Trojan attacks zero in on Thailand
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Trojan attacks zero in on Thailand

Nation faces high rate of incursions

The rapid development and availability of AI technologies allow attackers to convincingly masquerade as real users, according to Group-IB.
The rapid development and availability of AI technologies allow attackers to convincingly masquerade as real users, according to Group-IB.

Thailand has become a target for Trojan malware stealing facial recognition biometric data, while a survey found the country faced a higher rate of cyber-attacks than the global average during the last six months of 2023, according to leading cybersecurity firms.

"Under specific circumstances, biometric systems can be susceptible to sophisticated cyber-attacks, despite enhanced security in many scenarios," Andrey Polovinkin, malware analyst for the threat intelligence team at Group-IB, a Singapore-based cybersecurity company, told the Bangkok Post.

The rapid development and availability of artificial intelligence (AI) technologies allow attackers to convincingly masquerade as real users, bypassing biometric security measures and gaining unauthorised access to sensitive systems or data, he said.

As a result, organisations could be exposed to substantial cybersecurity risks if they become over-reliant on such technologies without additional robust security measures, said Mr Polovinkin.

Fingerprint and facial recognition technologies offer valuable security benefits, but they are not infallible solutions, he said.

Rather than rejecting these methods completely, a balanced assessment of their integration into broader security frameworks is required.

This means incorporating additional layers of protection and consistently refining authentication processes to mitigate the evolving risks posed by threat actors, said Mr Polovinkin.

The firm reported on GoldPickaxe.iOS -- a previously unknown iOS Trojan capable of collecting identity documents, facial recognition data and intercepting SMS.

This Trojan specifically targeted Thailand and Vietnam, impersonating local banks and government organisations.

The Trojan was attributed to a Chinese-speaking threat actor codenamed GoldFactory, responsible for developing a suite of highly sophisticated banking Trojans including the previously discovered GoldDigger and newly identified GoldDiggerPlus, GoldKefu and GoldPickaxe.Android.

News on Thailand's policy on facial biometric verification was released in March 2023, to be enforced by July.

"We discovered the earliest traces of GoldPickaxe with facial video-capturing capabilities in early October 2023," Mr Polovinkin said.

"Exact figures on the number of victims and financial losses caused by Android and iOS malware are unknown. However, by examining publicly reported cases including those by the Thai police, we can observe instances where cybercriminals have managed to successfully log in to victims' bank accounts using the stolen biometric data."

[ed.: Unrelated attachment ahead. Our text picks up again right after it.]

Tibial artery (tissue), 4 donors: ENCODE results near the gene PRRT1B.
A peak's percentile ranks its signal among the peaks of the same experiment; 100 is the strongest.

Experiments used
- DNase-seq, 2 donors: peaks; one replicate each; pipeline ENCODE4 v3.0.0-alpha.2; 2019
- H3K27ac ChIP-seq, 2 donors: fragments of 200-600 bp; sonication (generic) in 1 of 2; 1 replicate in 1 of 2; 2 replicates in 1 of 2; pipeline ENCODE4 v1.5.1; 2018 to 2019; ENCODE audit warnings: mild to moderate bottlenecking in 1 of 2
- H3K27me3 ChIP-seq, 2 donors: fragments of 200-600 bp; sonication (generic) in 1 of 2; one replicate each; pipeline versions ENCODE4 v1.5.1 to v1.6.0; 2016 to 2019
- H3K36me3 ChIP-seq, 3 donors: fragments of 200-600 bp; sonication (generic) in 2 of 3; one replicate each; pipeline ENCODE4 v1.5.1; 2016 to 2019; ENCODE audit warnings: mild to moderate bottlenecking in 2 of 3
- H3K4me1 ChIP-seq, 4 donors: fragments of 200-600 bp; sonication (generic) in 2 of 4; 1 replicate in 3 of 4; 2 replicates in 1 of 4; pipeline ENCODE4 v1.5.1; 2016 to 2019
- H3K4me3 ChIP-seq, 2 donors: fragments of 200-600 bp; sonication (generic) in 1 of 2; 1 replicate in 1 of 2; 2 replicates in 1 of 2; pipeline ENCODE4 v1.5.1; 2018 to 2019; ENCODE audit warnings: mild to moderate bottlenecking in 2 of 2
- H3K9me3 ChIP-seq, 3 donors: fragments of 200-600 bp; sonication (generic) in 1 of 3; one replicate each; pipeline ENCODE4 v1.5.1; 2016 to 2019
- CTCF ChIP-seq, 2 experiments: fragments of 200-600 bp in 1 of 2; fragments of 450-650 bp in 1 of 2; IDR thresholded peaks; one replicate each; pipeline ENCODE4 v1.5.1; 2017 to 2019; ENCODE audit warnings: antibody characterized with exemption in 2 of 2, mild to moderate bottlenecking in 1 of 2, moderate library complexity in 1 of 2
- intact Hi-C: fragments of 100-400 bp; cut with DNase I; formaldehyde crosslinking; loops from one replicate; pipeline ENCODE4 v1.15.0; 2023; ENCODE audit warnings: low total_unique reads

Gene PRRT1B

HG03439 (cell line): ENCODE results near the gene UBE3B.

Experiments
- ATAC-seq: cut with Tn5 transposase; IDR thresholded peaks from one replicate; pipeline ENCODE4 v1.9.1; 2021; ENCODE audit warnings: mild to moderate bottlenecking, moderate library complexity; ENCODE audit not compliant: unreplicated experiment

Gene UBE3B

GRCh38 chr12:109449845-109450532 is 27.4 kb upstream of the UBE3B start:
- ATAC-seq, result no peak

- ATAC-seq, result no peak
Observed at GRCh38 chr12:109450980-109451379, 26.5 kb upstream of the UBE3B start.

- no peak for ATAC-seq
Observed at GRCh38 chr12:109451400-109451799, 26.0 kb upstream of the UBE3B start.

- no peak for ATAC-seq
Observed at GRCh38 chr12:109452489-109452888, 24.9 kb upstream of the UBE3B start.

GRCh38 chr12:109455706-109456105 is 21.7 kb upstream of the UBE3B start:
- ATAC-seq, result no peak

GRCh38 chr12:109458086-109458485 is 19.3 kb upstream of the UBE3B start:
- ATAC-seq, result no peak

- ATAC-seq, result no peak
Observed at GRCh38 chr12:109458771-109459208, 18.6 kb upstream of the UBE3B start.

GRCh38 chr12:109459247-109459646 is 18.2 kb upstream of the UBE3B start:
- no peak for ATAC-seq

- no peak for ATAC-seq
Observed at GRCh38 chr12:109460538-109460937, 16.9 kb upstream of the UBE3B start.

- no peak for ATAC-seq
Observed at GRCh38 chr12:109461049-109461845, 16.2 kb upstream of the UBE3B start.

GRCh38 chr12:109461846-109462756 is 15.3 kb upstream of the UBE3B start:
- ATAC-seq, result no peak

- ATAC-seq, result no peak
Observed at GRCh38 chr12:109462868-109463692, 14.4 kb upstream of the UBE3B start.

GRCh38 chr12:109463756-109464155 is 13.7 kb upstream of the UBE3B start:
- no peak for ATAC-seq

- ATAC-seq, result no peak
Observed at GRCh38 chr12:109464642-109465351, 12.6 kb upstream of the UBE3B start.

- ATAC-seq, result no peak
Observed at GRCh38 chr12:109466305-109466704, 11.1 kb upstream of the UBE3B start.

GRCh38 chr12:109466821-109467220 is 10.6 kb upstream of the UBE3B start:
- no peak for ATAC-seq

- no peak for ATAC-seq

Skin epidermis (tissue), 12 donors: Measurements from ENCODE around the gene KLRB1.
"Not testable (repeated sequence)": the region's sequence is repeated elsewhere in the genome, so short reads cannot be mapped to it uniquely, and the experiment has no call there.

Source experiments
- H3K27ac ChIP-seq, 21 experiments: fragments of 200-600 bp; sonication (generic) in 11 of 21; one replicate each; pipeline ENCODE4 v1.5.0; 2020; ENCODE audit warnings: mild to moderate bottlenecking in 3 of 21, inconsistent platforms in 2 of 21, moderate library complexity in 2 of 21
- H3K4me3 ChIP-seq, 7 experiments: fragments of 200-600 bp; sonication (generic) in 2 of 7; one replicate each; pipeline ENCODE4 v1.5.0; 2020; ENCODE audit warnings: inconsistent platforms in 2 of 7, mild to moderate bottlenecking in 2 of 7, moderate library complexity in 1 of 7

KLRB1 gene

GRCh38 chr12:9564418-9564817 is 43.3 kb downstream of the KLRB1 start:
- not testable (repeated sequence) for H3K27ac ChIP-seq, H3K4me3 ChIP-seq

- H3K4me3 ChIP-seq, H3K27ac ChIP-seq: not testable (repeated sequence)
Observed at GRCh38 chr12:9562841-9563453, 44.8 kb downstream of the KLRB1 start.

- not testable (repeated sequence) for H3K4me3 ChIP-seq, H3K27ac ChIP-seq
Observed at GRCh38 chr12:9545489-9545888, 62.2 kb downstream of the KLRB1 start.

The discovery of a sophisticated iOS Trojan highlights the evolving nature of cyberthreats targeting the Asia-Pacific region, he said.

For banks and financial organisations, Group-IB recommends implementing a user session monitoring system such as fraud protection to detect the presence of malware and block anomalous sessions before the user enters any personal information.

Mr Polovinkin said threat actors are likely to continue looking for new ways to exploit Apple devices, especially as AI technologies become more widely adopted.

He suggests users of Apple devices ensure they install the latest security updates issued by the developer.

Ransomware attacks in Asia-Pacific rose 39% year-on-year in 2023, with manufacturing and real estate companies the most common victims, said Group-IB.

Australia, India and Thailand were the most frequently targeted nations in the region last year.

In a related development, Check Point Software Technologies revealed Thai organisations were subject to 1,892 cyber-attacks per week for the latter half of 2023, higher than the global average of 1,040 per week.

Chanvith Iddhivadhana, country manager for Thailand at Check Point Software Technologies, said Cryptominer and Botnet malware are the two most prevalent threats in Thailand, indicating the country is susceptible to phishing attacks, a variety of scams and resource hijacking.

The government, military, manufacturing, and finance and banking sectors were subject to 5,789 attacks during the last six months of 2023.

Cybersecurity has become increasingly important based on the frequency of attacks and the sensitive nature of targeted industries, with attacks intended to retrieve sensitive information, disrupt critical infrastructure or siphon off large sums of money, he said.

"Organisations in Thailand face an uphill battle. Cyber-attacks are getting more sophisticated and the volume of attacks is increasing," said Mr Chanvith.

Organisations require a consolidated, collaborative and comprehensive platform approach to cybersecurity, he said.

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